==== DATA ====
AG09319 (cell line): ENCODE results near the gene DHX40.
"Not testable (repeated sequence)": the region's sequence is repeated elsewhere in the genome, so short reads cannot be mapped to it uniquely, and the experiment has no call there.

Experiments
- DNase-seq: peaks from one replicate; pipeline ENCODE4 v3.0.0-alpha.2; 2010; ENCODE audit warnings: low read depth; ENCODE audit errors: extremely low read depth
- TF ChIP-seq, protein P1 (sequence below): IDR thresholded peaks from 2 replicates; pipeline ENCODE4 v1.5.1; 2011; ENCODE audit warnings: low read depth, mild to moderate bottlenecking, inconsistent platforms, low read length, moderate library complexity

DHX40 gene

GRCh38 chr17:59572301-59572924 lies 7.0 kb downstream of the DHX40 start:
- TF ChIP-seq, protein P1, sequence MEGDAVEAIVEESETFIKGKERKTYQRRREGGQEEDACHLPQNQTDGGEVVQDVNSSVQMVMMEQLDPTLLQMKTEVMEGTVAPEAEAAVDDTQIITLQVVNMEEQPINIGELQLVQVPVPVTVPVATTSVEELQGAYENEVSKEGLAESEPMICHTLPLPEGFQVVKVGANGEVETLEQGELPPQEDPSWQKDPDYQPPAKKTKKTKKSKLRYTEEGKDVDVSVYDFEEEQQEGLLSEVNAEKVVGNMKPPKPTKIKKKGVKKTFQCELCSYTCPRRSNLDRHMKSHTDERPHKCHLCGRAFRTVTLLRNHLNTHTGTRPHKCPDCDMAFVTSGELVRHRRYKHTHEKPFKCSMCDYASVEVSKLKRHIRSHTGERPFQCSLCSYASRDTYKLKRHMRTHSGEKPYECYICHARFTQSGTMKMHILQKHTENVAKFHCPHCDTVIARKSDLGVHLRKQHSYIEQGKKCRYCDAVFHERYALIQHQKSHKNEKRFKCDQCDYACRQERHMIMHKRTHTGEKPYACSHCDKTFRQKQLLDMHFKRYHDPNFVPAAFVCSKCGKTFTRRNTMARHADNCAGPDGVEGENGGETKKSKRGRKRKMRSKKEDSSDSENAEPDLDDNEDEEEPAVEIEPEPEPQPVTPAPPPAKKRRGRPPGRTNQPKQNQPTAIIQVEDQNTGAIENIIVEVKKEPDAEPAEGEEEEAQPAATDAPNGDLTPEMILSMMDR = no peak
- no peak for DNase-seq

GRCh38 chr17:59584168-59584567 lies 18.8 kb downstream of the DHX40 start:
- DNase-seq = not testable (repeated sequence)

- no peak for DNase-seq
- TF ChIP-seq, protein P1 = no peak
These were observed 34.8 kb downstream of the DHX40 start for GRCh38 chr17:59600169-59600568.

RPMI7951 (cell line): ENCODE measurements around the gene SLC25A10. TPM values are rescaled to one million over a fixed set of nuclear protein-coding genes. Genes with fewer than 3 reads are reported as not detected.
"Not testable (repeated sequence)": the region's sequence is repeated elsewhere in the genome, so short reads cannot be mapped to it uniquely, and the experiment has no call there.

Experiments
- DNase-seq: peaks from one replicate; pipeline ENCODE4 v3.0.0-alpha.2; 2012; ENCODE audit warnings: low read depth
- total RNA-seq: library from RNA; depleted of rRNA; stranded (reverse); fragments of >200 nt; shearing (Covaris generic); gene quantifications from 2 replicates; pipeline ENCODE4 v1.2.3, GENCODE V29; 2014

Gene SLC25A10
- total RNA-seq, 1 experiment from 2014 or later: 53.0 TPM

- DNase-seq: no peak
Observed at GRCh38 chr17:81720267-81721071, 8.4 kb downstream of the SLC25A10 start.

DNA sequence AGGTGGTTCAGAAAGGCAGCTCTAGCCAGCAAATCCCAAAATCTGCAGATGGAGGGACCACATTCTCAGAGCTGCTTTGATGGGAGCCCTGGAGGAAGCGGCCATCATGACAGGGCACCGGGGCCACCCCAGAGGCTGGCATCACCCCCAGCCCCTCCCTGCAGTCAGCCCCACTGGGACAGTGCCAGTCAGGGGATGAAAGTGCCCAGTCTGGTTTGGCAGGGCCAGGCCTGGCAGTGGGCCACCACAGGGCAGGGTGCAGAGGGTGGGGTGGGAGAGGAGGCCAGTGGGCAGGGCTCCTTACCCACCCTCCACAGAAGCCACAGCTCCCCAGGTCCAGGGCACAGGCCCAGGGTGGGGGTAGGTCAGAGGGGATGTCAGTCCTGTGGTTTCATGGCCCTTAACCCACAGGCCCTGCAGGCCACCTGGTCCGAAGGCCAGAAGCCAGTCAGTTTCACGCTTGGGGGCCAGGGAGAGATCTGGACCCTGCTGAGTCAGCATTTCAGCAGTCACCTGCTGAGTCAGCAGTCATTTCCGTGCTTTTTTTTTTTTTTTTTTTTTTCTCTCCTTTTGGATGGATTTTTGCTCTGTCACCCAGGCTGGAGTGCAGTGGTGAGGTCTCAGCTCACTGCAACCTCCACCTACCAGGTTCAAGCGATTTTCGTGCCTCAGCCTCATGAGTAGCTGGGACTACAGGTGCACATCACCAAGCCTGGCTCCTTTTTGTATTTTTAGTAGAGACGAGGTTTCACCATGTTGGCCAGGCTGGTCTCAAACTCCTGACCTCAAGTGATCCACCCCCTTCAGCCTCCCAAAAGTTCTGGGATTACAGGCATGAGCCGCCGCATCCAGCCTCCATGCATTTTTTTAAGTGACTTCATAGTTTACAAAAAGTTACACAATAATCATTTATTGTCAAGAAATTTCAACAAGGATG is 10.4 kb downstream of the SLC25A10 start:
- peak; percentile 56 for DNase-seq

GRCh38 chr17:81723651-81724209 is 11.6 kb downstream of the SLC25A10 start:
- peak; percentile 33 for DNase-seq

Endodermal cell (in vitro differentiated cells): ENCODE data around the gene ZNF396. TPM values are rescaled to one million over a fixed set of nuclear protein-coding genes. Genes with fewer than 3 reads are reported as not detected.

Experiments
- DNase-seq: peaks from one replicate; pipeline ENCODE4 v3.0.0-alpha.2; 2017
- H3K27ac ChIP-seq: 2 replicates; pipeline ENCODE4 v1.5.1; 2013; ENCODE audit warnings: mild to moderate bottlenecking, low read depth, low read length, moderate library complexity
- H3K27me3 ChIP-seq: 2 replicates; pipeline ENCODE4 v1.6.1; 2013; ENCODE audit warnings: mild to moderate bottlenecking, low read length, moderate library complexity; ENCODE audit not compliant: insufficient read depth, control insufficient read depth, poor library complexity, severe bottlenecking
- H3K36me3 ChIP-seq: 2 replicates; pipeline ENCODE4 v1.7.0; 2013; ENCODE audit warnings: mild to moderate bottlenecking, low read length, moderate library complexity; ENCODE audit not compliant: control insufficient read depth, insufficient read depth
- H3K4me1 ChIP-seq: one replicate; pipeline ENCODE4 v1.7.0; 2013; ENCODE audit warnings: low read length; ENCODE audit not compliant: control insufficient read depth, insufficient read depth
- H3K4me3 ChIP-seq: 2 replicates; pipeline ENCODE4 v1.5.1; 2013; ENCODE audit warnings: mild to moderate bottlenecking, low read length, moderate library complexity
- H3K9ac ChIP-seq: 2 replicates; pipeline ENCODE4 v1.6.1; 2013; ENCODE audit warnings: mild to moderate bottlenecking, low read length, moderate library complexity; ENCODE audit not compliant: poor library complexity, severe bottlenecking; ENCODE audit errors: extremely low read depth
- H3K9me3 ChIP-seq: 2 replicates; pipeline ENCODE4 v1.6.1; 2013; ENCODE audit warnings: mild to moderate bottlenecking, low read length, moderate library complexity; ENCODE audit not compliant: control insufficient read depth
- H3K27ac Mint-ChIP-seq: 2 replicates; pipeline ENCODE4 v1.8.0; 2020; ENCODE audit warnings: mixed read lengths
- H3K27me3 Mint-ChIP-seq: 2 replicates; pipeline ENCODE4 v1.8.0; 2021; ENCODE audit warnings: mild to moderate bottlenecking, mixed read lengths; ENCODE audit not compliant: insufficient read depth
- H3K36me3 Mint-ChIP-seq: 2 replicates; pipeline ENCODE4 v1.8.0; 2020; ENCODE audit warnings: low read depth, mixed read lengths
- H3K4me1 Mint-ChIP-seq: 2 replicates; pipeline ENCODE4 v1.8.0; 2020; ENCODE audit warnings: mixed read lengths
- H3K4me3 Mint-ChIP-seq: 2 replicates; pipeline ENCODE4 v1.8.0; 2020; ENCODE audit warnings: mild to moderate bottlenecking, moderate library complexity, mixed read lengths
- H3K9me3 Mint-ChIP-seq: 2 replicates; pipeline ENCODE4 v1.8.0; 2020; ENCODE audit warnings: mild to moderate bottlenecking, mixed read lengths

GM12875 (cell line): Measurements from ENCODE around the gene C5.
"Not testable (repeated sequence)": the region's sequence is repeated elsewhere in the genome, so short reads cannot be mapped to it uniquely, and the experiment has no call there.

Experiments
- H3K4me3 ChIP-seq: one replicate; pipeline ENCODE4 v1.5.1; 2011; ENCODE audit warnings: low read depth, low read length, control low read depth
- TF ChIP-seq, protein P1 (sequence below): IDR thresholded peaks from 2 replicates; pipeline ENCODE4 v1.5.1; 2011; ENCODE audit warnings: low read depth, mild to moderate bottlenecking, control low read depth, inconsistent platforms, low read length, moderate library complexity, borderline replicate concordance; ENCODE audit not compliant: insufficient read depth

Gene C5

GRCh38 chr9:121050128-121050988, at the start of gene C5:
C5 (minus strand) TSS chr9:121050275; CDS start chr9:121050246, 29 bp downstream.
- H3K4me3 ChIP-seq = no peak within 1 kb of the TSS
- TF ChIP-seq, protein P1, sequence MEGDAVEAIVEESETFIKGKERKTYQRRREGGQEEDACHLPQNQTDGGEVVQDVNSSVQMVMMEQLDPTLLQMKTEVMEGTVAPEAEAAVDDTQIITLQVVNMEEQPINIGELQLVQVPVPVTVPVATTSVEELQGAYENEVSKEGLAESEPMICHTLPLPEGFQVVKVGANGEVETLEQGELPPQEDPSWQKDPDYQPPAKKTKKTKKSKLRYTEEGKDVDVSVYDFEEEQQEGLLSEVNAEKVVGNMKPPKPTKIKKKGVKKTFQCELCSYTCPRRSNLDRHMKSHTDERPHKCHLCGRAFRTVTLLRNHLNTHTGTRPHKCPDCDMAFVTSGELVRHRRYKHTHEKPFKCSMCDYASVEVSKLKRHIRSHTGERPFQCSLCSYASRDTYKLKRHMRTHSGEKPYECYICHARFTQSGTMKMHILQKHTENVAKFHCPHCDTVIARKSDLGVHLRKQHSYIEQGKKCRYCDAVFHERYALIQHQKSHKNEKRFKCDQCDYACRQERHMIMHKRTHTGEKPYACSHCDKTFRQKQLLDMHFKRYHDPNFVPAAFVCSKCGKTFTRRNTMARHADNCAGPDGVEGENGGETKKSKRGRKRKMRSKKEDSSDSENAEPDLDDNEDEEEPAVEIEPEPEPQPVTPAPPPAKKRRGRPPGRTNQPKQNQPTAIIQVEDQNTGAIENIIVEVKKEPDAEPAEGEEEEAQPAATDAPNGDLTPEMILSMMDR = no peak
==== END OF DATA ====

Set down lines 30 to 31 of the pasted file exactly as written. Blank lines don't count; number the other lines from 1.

- DNase-seq: peaks from one replicate; pipeline ENCODE4 v3.0.0-alpha.2; 2017
- H3K27ac ChIP-seq: 2 replicates; pipeline ENCODE4 v1.5.1; 2013; ENCODE audit warnings: mild to moderate bottlenecking, low read depth, low read length, moderate library complexity